Sustainable Industries Daily Update
- In Seattle yesterday, the City Council approved Council Bill 116907 as part of its 2010 Year of Urban Agriculture efforts. The ordinance updates the City’s Land Use code governing urban agriculture uses, including allowing “urban farms” and “community gardens” in all zones, with some limitations in industrial zones. Also, residents will now be able to sell food grown on their property. It also opens the door to rooftop gardening in a way that it wasn't possible before. Now, buildings with rooftop gardens for food production will get 15-foot height limit exemptions to all the construction of greenhouses.
- In other food-related news, the state of West Virginia is investigating Monsanto on the grounds that the company's marketing of Rounup Ready II soybeans included deceptive practices. According to the Center for Rural Affairs, "West Virginia farmers are paying higher prices for the Generation 2 trait when the yields do not live up to Monsanto’s claims that the new trait will yield 7 to 11 percent more yield than Monsanto’s original Roundup Ready trait.”
- That isn't stopping efforts to spread the use of genetically modified organisms. A Massachusetts-based company continues to work hard on getting FDA approval for a genetically engineered salmon it plans to sell for human consumption. The company says it expects FDA to convene an an advisory panel and start taking public comment soon.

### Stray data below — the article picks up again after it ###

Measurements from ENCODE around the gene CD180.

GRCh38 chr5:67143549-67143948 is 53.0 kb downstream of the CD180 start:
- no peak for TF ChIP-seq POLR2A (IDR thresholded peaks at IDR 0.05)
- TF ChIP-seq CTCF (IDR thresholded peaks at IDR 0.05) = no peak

- The makers of the popular Walk Score site which allows users to enter an address to determine the walkability of a location released a new tool yesterday called Transit Score. Similar in design to the Wak Score site, Transit Score rates the availability of transit at a location. It also breaks down the costs and time spent commuting from the address to another address using various modes of transportation including walking, biking, mass transit and driving. The original Walk Score has been used by real estate agents marketing to those looking to live in dense urban neighborhoods. That usage uncovered that a one-point walk-score increase raises home value by $500 to $3000.
- NPR took an in-depth look at efforts in California to meet the state's short- and long-term RPS goals as the first installment in a five-part series on renewable energy in the Golden State.